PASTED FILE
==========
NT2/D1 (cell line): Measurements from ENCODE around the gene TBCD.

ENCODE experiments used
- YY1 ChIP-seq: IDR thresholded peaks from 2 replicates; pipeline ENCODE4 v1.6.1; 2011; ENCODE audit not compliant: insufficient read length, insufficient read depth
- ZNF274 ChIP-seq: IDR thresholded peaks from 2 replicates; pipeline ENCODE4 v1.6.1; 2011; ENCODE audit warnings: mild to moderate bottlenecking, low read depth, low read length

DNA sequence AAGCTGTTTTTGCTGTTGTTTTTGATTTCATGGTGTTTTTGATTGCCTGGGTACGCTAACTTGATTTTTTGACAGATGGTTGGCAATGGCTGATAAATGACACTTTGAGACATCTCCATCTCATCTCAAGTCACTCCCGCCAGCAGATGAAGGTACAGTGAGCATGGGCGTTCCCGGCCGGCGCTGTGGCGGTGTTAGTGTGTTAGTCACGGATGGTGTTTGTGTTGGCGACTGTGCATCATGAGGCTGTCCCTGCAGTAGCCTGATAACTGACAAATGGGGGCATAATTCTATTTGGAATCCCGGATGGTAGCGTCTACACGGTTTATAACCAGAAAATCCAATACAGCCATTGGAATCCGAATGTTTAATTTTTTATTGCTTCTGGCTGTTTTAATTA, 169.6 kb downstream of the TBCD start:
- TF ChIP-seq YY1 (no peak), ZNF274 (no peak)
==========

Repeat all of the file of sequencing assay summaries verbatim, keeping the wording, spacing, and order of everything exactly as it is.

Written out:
NT2/D1 (cell line): Measurements from ENCODE around the gene TBCD.

ENCODE experiments used
- YY1 ChIP-seq: IDR thresholded peaks from 2 replicates; pipeline ENCODE4 v1.6.1; 2011; ENCODE audit not compliant: insufficient read length, insufficient read depth
- ZNF274 ChIP-seq: IDR thresholded peaks from 2 replicates; pipeline ENCODE4 v1.6.1; 2011; ENCODE audit warnings: mild to moderate bottlenecking, low read depth, low read length

DNA sequence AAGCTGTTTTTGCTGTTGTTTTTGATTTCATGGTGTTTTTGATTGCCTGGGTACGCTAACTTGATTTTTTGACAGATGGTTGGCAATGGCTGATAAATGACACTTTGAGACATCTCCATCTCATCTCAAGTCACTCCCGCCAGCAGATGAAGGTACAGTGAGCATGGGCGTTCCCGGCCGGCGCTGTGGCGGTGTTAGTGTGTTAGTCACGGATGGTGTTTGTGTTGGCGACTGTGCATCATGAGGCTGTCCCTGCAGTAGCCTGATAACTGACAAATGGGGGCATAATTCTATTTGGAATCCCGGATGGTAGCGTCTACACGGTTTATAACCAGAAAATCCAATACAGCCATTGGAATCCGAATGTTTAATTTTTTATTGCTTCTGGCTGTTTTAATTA, 169.6 kb downstream of the TBCD start:
- TF ChIP-seq YY1 (no peak), ZNF274 (no peak)